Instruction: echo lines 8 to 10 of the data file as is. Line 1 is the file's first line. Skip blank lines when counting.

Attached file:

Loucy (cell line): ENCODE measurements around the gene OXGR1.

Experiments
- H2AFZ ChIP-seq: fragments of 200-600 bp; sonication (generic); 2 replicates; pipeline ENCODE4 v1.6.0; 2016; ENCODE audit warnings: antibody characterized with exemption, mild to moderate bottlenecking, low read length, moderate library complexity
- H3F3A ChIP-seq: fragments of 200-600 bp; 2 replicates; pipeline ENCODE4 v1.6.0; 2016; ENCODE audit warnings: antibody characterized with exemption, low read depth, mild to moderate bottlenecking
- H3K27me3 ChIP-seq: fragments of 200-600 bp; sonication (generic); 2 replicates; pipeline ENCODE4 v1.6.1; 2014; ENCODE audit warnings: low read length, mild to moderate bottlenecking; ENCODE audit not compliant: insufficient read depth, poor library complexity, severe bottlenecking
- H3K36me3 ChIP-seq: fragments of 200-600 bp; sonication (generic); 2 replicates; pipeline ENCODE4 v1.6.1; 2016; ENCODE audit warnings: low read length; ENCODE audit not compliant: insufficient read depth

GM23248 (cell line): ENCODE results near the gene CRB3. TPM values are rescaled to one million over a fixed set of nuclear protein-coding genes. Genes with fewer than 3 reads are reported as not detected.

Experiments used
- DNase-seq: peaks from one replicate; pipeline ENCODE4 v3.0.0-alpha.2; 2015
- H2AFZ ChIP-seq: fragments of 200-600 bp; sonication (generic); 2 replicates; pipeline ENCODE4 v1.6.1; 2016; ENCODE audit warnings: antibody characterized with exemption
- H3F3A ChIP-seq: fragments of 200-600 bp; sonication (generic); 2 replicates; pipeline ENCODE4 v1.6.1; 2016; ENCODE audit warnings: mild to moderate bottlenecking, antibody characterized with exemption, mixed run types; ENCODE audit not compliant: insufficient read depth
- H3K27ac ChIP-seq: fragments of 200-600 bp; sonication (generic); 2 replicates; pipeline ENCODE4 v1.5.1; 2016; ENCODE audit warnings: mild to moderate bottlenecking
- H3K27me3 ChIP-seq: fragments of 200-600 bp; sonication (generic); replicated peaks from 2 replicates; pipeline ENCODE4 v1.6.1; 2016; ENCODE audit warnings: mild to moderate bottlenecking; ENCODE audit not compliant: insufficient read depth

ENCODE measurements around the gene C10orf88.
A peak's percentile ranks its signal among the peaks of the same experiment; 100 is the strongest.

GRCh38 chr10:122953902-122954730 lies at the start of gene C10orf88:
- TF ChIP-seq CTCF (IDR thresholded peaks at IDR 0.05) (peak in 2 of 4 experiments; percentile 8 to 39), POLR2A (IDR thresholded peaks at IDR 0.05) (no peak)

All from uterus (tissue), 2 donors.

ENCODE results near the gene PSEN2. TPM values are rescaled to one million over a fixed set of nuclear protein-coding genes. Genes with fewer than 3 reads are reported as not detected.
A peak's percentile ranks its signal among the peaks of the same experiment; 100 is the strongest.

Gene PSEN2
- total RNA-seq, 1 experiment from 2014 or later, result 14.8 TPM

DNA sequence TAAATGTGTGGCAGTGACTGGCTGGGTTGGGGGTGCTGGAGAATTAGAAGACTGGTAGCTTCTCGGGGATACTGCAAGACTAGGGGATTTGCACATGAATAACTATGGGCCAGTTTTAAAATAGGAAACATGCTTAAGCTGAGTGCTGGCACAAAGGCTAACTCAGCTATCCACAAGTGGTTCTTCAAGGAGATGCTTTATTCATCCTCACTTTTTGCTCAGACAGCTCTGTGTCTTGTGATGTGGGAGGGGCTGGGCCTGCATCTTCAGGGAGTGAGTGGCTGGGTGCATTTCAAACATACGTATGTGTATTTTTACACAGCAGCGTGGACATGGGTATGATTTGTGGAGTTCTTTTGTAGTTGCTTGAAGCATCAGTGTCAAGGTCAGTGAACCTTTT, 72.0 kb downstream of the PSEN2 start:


Experiments used
- DNase-seq: peaks from one replicate; pipeline ENCODE4 v3.0.0-alpha.2; 2015
- H2AFZ ChIP-seq: fragments of 200-600 bp; sonication (generic); 2 replicates; pipeline ENCODE4 v1.6.1; 2016; ENCODE audit warnings: antibody characterized with exemption